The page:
How is Piedmont supporting National Take Back Day?


Across our state and in most of our communities, there are locations where community members can safely dispose of unused or unwanted prescription drugs. Piedmont is encouraging employees as well as the community to clean out their medication cabinets and dispose of these unnecessary medications – safely and anonymously.

How is Piedmont supporting National Take Back Day?2019-04-06T12:56:36+00:00

What is National Take Back Day?


National Take Back Day is a Drug Enforcement Administration (DEA) designated day to help educate and promote safe, convenient and effective methods for disposing of prescription drugs as well as the dangers associated with drug abuse.

What is National Take Back Day?2019-04-06T12:55:45+00:00

What are the goals of Piedmont’s Opioid Taskforce?


Help providers adhere to safe prescribing guidelines.Prevent diversion in our workplaces.Equip patients with education when prescribed opioids.Help connect addicted patients to treatment resources.Partner with other community resources in in local initiatives to combat opioid addiction.Educate our communities on and facilitate the safe disposal of prescription medications.Treat addiction as a medical condition and work to reduce [...]

What are the goals of Piedmont’s Opioid Taskforce?2019-04-11T02:59:51+00:00

What is Piedmont doing to help?


As a response to the opioid epidemic in the U.S., Piedmont Healthcare President and CEO Kevin Brown in June convened a task force to review how our health system should address this damaging public health crisis.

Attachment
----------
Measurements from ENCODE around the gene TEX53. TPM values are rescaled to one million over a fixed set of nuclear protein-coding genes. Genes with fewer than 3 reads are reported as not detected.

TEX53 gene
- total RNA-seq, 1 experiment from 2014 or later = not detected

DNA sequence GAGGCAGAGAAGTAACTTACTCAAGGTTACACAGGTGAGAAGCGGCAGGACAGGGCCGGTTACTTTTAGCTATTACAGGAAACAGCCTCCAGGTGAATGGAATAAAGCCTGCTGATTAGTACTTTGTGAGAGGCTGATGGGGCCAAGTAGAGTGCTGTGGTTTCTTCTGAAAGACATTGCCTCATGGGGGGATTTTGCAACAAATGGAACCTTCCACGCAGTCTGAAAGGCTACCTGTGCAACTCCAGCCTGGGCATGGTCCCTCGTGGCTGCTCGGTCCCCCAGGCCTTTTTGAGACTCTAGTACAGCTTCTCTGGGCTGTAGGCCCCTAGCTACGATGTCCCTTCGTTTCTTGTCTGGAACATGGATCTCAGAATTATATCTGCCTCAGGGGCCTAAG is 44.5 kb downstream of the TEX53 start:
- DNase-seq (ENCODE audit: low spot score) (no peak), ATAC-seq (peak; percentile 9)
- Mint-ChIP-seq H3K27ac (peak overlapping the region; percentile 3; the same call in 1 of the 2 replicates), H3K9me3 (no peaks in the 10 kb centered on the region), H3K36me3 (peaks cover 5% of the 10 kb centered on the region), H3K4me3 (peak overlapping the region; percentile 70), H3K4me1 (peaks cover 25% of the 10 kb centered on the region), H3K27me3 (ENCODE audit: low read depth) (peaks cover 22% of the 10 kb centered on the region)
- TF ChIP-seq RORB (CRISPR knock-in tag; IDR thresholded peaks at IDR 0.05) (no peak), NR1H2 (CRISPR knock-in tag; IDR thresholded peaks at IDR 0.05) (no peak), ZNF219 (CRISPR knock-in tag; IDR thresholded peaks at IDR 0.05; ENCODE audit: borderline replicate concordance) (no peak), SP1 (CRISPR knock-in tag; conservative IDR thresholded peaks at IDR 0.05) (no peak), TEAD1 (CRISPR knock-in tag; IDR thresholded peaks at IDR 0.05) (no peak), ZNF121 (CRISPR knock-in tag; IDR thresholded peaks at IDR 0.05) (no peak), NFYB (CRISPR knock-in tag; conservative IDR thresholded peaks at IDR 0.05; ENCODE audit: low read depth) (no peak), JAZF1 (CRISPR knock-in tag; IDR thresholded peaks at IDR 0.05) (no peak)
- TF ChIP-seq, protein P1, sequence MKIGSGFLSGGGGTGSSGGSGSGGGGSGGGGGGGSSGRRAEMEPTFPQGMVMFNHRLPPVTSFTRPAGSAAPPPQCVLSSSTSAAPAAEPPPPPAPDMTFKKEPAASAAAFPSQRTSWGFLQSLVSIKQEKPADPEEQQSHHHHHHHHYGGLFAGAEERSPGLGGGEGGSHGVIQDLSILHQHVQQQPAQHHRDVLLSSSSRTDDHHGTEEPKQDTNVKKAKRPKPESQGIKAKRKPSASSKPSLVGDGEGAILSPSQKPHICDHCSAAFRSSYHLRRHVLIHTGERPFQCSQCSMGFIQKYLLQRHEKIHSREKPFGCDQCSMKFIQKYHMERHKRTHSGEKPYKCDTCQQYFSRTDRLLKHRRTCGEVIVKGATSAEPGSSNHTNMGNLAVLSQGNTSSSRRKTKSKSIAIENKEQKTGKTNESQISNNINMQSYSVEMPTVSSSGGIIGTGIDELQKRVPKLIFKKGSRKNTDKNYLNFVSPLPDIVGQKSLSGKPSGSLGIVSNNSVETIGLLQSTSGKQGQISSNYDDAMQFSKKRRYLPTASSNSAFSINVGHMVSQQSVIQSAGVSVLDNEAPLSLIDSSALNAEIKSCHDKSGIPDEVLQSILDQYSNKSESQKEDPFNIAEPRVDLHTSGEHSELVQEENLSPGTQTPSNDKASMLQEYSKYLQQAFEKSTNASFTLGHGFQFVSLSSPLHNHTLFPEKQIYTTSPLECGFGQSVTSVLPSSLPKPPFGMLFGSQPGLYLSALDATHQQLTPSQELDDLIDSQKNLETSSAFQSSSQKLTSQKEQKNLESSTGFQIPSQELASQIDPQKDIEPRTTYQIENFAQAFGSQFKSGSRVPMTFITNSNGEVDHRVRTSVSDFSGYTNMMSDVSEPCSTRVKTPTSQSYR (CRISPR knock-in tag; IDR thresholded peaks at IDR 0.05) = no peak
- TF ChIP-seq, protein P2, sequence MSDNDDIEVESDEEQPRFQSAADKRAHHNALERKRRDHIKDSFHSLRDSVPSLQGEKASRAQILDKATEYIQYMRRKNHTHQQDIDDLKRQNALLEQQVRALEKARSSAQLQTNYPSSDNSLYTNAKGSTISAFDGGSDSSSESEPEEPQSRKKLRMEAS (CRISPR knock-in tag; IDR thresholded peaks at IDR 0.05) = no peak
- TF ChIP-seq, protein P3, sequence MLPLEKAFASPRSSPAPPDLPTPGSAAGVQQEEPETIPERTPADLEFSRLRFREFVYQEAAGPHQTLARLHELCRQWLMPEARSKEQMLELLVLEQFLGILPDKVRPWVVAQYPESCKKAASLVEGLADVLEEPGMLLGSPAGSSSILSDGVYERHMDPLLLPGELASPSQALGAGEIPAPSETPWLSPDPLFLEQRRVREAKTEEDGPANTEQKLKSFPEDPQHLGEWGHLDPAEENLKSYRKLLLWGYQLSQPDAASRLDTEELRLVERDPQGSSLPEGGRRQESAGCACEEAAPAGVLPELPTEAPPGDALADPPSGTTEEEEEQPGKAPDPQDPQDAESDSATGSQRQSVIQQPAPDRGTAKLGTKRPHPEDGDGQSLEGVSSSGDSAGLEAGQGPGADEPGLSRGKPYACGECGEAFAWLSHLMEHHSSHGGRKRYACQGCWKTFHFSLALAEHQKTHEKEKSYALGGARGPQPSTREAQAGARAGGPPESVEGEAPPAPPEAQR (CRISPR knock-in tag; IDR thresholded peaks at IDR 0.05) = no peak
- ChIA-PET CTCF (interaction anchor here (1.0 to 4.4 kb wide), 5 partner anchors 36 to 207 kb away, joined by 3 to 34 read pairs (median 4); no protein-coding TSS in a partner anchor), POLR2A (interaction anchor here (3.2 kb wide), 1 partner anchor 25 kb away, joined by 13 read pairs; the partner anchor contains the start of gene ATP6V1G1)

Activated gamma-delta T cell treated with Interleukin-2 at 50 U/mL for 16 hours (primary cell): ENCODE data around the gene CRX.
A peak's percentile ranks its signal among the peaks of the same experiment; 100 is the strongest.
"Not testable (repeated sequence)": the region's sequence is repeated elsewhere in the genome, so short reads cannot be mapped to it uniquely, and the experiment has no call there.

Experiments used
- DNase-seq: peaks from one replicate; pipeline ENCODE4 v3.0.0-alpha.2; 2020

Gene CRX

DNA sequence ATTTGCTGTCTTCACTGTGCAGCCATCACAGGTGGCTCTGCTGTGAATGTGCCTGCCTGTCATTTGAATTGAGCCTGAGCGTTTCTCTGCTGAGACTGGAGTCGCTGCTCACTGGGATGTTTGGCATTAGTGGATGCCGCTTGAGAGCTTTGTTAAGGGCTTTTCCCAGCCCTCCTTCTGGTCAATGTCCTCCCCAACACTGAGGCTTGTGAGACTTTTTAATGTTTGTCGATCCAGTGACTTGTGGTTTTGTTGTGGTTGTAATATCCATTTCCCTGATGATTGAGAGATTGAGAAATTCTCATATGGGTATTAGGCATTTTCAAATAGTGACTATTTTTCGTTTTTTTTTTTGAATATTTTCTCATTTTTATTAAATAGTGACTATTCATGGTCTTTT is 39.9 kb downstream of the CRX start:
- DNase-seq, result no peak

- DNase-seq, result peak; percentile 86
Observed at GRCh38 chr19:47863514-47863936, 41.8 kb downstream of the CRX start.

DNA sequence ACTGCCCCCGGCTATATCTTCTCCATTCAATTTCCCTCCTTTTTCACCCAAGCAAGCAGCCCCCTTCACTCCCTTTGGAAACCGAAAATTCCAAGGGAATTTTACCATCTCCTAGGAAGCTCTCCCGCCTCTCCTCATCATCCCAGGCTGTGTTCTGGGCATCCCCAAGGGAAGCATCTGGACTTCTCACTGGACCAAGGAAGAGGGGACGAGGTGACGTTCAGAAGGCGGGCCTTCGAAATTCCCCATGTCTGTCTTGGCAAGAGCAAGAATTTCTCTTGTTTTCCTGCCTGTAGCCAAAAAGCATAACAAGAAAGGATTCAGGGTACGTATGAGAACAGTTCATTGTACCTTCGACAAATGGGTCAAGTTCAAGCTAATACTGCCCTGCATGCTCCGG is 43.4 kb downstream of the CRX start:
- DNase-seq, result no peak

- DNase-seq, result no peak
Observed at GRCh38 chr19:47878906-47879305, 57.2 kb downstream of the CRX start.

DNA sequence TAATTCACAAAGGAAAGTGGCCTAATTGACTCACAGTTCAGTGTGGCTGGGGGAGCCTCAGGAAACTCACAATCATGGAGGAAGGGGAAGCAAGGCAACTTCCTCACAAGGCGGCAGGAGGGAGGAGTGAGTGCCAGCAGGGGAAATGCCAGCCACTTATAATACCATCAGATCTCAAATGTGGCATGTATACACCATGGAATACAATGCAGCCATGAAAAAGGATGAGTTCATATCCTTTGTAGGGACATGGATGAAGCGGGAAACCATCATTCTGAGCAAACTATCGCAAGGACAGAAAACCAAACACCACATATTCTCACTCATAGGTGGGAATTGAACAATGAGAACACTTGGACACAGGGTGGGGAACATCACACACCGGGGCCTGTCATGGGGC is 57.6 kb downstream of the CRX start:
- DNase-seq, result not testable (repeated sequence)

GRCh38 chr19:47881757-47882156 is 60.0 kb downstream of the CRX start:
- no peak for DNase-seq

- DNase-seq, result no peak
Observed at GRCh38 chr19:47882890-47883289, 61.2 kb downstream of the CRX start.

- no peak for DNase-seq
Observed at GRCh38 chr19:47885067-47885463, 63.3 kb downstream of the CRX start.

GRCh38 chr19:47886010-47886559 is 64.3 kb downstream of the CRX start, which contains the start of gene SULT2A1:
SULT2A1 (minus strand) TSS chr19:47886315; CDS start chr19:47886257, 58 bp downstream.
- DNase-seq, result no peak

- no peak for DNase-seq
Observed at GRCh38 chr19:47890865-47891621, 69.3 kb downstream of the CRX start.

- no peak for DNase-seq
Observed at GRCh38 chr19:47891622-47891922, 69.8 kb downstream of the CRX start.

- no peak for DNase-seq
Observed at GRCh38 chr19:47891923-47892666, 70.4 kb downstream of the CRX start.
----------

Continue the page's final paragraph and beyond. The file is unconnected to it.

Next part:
What is Piedmont doing to help?2019-04-06T12:52:01+00:00

How did we get here so quickly?


It is estimated that one-third of patients have a predisposition to become addicted to opioids, a fact that was ignored when opioids first came on the scene and has been highly underestimated even in the past 10 years.

How did we get here so quickly?2019-04-06T12:49:57+00:00

Is opioid abuse really a problem?


According to the CDC, about 130 Americans die every day from an opioid overdose. There were 47,600 deaths in 2017 in the U.S. involving opioids, which is up 6x from 1999. In 2016, 929 in Georgians died.Source:

Is opioid abuse really a problem?2019-04-11T02:58:51+00:00

How did the opioid epidemic come about?


For more than two decades, the addictive nature of opioids has been underestimated. This has led to overprescribing and a general lack of awareness of the harmful consequences of excess availability. What began as an epidemic with prescription opioids has spread to include an increase in deaths from heroin and synthetic opioids.

How did the opioid epidemic come about?2019-04-11T15:05:11+00:00